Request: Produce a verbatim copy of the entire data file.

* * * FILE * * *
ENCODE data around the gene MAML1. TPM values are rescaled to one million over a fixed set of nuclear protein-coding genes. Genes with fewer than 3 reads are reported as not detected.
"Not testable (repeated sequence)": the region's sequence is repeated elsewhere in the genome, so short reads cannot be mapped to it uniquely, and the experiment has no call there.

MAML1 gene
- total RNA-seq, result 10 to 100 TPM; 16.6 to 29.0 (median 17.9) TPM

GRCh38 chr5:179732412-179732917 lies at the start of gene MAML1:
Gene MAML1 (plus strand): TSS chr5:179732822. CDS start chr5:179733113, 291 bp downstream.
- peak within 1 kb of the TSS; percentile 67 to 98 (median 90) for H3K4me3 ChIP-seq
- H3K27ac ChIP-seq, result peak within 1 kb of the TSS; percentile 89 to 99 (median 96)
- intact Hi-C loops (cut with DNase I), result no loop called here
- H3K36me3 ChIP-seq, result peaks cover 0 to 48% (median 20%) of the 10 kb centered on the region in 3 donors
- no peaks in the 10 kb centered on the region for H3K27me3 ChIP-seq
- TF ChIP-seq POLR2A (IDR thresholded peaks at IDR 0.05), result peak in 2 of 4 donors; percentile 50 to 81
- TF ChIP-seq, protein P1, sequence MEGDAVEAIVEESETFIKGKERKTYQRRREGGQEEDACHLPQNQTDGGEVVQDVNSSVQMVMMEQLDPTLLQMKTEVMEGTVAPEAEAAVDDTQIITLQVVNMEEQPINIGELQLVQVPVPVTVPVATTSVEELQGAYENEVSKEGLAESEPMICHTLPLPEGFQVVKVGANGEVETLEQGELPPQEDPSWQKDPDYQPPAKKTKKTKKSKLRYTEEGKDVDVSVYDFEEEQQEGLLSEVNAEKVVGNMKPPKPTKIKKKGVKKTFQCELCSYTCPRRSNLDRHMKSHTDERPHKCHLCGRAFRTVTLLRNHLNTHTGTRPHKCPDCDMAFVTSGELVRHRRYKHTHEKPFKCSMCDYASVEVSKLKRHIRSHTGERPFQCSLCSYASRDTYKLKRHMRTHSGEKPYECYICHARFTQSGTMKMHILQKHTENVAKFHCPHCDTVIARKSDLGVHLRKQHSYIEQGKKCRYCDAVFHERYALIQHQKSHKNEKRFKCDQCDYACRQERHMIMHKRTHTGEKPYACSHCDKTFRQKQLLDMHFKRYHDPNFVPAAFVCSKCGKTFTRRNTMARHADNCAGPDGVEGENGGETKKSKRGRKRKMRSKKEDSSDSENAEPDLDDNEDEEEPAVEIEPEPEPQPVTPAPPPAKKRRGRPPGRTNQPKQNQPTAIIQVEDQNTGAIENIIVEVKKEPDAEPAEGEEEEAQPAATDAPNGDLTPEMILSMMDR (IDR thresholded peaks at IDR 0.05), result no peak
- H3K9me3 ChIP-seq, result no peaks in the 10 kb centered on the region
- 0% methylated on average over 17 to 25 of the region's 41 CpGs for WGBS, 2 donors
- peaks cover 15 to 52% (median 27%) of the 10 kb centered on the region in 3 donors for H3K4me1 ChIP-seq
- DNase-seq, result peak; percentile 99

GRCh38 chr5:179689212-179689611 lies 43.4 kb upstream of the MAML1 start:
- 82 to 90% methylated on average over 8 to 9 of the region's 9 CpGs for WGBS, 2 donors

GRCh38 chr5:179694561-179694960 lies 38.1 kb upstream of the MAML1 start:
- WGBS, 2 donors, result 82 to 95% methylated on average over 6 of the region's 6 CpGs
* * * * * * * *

ENCODE data around the gene MAML1. TPM values are rescaled to one million over a fixed set of nuclear protein-coding genes. Genes with fewer than 3 reads are reported as not detected.
"Not testable (repeated sequence)": the region's sequence is repeated elsewhere in the genome, so short reads cannot be mapped to it uniquely, and the experiment has no call there.

MAML1 gene
- total RNA-seq, result 10 to 100 TPM; 16.6 to 29.0 (median 17.9) TPM

GRCh38 chr5:179732412-179732917 lies at the start of gene MAML1:
Gene MAML1 (plus strand): TSS chr5:179732822. CDS start chr5:179733113, 291 bp downstream.
- peak within 1 kb of the TSS; percentile 67 to 98 (median 90) for H3K4me3 ChIP-seq
- H3K27ac ChIP-seq, result peak within 1 kb of the TSS; percentile 89 to 99 (median 96)
- intact Hi-C loops (cut with DNase I), result no loop called here
- H3K36me3 ChIP-seq, result peaks cover 0 to 48% (median 20%) of the 10 kb centered on the region in 3 donors
- no peaks in the 10 kb centered on the region for H3K27me3 ChIP-seq
- TF ChIP-seq POLR2A (IDR thresholded peaks at IDR 0.05), result peak in 2 of 4 donors; percentile 50 to 81
- TF ChIP-seq, protein P1, sequence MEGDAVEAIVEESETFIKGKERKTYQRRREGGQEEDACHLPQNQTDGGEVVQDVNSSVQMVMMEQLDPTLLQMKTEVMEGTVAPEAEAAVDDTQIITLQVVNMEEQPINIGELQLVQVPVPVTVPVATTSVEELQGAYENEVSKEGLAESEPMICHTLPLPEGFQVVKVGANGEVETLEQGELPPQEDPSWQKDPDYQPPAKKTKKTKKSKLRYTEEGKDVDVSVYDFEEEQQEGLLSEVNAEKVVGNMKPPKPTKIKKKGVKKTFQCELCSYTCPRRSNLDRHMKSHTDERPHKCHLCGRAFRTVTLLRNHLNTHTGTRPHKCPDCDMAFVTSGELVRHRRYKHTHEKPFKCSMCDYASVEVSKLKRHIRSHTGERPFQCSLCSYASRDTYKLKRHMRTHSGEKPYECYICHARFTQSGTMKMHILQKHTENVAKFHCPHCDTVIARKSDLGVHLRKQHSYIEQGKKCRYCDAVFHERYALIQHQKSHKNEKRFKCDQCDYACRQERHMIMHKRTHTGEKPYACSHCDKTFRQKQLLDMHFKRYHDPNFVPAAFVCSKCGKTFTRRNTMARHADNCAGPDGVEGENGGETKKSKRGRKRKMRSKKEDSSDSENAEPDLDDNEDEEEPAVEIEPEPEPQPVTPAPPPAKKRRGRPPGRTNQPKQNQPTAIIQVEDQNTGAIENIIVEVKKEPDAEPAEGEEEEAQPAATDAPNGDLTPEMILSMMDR (IDR thresholded peaks at IDR 0.05), result no peak
- H3K9me3 ChIP-seq, result no peaks in the 10 kb centered on the region
- 0% methylated on average over 17 to 25 of the region's 41 CpGs for WGBS, 2 donors
- peaks cover 15 to 52% (median 27%) of the 10 kb centered on the region in 3 donors for H3K4me1 ChIP-seq
- DNase-seq, result peak; percentile 99

GRCh38 chr5:179689212-179689611 lies 43.4 kb upstream of the MAML1 start:
- 82 to 90% methylated on average over 8 to 9 of the region's 9 CpGs for WGBS, 2 donors

GRCh38 chr5:179694561-179694960 lies 38.1 kb upstream of the MAML1 start:
- WGBS, 2 donors, result 82 to 95% methylated on average over 6 of the region's 6 CpGs